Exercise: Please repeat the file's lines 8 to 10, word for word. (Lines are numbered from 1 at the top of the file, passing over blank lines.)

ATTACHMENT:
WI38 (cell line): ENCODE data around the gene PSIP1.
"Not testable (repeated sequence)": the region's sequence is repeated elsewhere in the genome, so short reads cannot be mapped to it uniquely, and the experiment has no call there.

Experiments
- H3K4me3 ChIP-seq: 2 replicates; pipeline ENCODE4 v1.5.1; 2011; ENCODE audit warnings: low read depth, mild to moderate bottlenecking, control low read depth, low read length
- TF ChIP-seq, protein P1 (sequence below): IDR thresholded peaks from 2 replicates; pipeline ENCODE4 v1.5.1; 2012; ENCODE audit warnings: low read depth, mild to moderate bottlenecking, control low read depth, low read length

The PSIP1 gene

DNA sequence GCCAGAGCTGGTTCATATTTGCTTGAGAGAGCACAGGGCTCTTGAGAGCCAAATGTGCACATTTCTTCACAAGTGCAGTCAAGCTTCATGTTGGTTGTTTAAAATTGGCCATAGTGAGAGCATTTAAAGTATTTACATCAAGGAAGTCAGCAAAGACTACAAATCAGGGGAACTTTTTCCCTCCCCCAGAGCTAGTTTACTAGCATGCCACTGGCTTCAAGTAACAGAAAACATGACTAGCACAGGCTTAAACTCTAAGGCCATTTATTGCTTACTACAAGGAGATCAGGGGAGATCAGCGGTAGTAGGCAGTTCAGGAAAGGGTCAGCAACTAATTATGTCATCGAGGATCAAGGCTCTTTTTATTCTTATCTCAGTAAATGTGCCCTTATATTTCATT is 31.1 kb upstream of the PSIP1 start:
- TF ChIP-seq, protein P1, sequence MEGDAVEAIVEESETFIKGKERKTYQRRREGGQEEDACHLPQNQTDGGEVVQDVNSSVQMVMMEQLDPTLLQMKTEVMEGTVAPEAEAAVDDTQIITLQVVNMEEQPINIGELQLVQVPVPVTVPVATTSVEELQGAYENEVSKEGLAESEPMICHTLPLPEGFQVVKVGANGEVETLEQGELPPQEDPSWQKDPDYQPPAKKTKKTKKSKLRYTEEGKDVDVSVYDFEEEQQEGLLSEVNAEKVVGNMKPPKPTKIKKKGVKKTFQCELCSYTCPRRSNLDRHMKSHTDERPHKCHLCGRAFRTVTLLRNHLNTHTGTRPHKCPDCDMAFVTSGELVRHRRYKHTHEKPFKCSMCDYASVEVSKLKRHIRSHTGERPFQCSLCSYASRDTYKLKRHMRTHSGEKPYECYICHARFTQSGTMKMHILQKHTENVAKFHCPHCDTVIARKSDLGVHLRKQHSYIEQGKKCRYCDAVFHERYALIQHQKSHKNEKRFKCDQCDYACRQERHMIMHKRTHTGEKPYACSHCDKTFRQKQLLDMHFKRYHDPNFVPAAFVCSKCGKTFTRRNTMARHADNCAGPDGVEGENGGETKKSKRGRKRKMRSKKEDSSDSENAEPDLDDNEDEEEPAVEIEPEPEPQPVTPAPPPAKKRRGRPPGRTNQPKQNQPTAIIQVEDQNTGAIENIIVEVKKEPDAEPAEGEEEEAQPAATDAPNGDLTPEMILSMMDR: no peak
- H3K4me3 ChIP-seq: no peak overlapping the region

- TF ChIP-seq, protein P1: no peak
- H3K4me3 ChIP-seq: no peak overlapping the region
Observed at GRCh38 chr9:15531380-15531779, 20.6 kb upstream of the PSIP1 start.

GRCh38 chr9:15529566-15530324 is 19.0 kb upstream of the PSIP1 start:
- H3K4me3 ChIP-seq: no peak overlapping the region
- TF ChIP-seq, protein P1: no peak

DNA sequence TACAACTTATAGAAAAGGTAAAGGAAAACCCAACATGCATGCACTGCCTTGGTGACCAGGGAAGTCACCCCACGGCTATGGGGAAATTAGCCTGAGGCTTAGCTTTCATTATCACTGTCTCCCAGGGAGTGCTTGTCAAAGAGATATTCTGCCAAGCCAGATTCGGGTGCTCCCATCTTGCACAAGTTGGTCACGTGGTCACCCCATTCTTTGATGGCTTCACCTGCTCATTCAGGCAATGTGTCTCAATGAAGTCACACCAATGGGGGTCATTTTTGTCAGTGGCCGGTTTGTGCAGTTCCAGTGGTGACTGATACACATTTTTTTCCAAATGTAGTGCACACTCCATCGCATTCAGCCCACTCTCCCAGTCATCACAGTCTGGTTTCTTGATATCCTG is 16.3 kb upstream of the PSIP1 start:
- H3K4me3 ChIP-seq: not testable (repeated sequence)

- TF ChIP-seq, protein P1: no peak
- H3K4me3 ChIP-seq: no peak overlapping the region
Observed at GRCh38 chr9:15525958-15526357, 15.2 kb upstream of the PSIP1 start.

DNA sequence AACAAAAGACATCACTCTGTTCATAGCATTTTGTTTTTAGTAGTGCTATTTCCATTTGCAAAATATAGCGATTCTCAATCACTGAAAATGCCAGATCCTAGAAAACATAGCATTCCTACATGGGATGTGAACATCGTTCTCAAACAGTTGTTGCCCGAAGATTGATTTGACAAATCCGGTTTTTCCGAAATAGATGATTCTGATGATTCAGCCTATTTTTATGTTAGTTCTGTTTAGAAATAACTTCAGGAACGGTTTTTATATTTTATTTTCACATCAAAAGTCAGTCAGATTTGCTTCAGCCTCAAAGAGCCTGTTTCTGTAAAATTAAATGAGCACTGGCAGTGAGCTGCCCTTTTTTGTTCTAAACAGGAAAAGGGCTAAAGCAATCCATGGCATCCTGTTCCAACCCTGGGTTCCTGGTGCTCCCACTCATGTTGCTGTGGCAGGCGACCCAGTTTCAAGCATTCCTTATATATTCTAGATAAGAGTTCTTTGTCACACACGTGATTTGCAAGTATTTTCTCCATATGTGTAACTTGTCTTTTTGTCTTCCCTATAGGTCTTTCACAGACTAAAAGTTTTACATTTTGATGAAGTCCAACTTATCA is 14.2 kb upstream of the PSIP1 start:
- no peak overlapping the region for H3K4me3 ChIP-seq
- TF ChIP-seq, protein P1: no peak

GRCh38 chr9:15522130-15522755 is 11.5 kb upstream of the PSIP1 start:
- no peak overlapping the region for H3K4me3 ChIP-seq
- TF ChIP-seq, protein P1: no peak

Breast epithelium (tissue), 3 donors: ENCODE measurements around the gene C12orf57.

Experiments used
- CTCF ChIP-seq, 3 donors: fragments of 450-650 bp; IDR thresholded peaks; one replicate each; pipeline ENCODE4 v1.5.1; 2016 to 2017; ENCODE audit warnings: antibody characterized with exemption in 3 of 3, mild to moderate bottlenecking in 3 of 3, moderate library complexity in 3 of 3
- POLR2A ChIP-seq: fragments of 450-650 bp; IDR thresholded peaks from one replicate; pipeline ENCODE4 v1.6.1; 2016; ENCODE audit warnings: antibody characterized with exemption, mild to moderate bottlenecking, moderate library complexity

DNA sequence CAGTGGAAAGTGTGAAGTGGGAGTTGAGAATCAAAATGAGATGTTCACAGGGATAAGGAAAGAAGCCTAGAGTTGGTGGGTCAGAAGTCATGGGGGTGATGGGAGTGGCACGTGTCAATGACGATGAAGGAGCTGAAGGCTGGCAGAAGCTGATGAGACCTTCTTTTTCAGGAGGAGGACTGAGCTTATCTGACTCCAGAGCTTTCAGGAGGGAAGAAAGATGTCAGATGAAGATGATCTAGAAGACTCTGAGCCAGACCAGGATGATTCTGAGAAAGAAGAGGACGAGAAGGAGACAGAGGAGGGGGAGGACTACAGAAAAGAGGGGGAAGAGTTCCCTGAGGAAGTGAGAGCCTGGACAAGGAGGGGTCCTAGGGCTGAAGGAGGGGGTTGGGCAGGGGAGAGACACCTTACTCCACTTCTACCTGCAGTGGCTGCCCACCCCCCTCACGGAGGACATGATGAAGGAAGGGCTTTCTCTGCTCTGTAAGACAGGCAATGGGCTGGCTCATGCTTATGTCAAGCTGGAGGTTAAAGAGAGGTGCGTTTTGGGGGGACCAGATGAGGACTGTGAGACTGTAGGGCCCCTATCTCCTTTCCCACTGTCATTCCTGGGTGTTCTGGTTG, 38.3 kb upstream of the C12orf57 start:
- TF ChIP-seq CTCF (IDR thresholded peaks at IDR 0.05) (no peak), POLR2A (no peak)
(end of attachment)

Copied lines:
- TF ChIP-seq, protein P1, sequence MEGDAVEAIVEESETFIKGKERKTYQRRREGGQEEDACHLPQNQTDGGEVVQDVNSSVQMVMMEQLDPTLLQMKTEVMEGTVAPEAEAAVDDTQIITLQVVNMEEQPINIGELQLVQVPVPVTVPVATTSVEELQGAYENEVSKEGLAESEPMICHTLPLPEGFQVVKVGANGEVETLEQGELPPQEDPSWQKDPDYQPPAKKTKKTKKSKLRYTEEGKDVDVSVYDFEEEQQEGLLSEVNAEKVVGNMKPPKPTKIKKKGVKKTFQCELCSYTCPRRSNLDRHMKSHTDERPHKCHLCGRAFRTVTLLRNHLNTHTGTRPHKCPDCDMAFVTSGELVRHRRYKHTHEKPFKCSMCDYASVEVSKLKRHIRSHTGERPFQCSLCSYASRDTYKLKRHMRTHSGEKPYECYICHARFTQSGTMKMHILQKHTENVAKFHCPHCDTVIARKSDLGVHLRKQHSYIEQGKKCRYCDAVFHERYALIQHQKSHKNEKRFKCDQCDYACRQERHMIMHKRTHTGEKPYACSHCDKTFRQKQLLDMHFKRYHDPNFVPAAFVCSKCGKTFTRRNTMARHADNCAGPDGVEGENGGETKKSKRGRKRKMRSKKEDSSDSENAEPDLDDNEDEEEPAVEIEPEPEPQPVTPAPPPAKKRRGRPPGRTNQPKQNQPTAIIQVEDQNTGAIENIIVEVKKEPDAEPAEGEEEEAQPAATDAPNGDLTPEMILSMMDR: no peak
- H3K4me3 ChIP-seq: no peak overlapping the region

- TF ChIP-seq, protein P1: no peak